Australian film-extra-turned-novelist eyes Booker glory

by Prashant Rao

Note: This article was originally published by AFP on October 13, 2008. It can be found here.

LONDON (AFP) — Which is more impressive? Turning a 500-word short story into a nearly 700-page novel short-listed for the Booker Prize, or transforming yourself from a television extra into an acclaimed author?

For Australian Steve Toltz, the transformations go hand in hand, and the two stories may well culminate together tomorrow.

That is the day the 36-year-old’s debut tome, A Fraction of the Whole, goes up against five other novels for the English-speaking world’s most prestigious literary award.

The book, based around 20-something Jasper Dean’s account of his life with his father Martin, was originally commissioned as a short story by a magazine but, Toltz said, he just “couldn’t bring myself to submit it”.

“I thought I could expand it to a larger story, a slightly larger story, so I kept expanding it, and kept expanding it, and about 690 pages and five years later, I finished it,” he said while in London ahead of the award ceremony at the Guildhall.

“I wanted to explore how it would be for the children of people who are crucified, or skinned alive, in the media, that was my first instinct.

“And also … explore how a child of rebel could also rebel.”

In the novel, Dean narrates the reader through a childhood that takes him from Australia to France, and features an uncle who is a celebrated outlaw, an absent mother and a father who at one point berates a vendor for over-charging for a newspaper as there have been no major crises in the world.

It has been widely praised, and is one of the few comic novels to have been short-listed for the Booker Prize.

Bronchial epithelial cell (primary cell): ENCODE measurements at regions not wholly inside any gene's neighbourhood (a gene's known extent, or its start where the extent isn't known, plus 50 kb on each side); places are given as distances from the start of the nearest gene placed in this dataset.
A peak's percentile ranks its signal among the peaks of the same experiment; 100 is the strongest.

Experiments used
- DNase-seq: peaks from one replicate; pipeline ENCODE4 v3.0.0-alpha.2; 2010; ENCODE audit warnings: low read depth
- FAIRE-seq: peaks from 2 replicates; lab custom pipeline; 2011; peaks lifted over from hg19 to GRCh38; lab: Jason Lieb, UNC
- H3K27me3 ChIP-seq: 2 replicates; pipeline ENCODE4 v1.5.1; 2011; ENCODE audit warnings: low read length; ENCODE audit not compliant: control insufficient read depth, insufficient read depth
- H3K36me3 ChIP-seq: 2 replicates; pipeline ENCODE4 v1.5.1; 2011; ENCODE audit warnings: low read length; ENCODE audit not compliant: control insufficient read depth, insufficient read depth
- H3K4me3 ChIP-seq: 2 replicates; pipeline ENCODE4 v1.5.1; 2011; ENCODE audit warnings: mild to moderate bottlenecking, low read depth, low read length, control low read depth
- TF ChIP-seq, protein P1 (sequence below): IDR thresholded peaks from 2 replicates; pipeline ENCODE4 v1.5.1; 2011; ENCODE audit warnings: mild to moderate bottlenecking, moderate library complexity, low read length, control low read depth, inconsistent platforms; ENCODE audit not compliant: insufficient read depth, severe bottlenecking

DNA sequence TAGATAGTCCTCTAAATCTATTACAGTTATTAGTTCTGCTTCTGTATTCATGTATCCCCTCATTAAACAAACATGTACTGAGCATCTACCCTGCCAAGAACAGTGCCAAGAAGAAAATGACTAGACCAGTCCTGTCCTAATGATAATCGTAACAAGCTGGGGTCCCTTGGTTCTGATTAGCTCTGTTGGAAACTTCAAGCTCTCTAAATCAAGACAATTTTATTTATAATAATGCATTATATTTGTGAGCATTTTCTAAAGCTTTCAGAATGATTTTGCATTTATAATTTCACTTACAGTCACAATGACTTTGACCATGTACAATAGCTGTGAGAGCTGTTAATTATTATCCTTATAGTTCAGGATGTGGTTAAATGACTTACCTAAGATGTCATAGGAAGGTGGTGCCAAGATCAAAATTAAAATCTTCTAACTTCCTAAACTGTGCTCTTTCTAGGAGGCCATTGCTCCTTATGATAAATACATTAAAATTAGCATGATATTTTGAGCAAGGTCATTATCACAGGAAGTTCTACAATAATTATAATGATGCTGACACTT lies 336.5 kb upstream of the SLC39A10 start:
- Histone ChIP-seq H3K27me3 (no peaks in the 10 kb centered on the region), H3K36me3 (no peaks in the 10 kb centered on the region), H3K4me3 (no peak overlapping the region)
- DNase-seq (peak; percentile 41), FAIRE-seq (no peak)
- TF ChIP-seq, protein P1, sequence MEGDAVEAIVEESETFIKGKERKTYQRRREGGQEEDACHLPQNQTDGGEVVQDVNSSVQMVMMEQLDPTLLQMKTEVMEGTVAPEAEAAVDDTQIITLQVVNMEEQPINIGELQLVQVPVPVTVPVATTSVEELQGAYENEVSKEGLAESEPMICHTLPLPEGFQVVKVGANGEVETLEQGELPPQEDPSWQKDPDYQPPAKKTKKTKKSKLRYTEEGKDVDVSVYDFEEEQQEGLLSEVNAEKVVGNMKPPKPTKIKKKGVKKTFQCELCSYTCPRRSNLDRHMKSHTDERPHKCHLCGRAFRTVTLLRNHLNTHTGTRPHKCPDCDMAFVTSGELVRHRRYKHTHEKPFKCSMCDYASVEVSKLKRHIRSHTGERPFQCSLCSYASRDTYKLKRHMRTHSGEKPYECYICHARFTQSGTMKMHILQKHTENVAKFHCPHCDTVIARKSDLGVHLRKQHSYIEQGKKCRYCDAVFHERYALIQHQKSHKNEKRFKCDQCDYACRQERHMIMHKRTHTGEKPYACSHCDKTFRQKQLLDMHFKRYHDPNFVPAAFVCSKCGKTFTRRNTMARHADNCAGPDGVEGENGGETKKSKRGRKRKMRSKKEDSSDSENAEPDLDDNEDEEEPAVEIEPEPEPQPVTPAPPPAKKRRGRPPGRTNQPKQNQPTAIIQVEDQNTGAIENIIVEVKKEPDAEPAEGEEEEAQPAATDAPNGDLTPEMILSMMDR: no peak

In a bid to complete the novel, Toltz would write daily while working odd jobs to pay the bills – he taught English in Barcelona, had a screenplay picked up while in Paris, and worked as a television extra in Australia.

“I didn’t have a fall-back career because I was afraid I would fall back on it,” he said.

“I was writing every day, I would write pretty solidly except for any time I was at work, although working as an extra, you often have a time to write while you work.

“It’s like ‘hurry up and wait’, that’s the kind of thing you have to do when you’re an extra. ‘Get over here, wait, and sit down. We’ll call you in five hours’, so I did a lot of writing in that time.”

A nomination for a Booker Prize, awarded to the best work of fiction by an author from the Commonwealth or Republic of Ireland, all but guarantees a huge surge in sales, potentially to a worldwide readership.

The winner receives 50,000 pounds while all the shortlisted authors receive 2,500 pounds and a designer bound edition of their novel.

Toltz’s competition for the award is fierce – among his rivals for the prize are a former Booker judge and an author who was shortlisted in 2005 – but he is cautiously optimistic.

Although betting house Ladbrokes regard him as a six-to-one outsider, Toltz sees his chances as “one in six”.

“I just think that there’s no way of knowing what the judges are going to do,” he said. “I assume that each book has an equal chance.”

“I’ve started to (read the other short-listed books) and so far I’m really impressed, and would say that I’m in good company.”

He is already looking past the ceremony, however, and is at work on a second novel, which he says is around a couple of years away.

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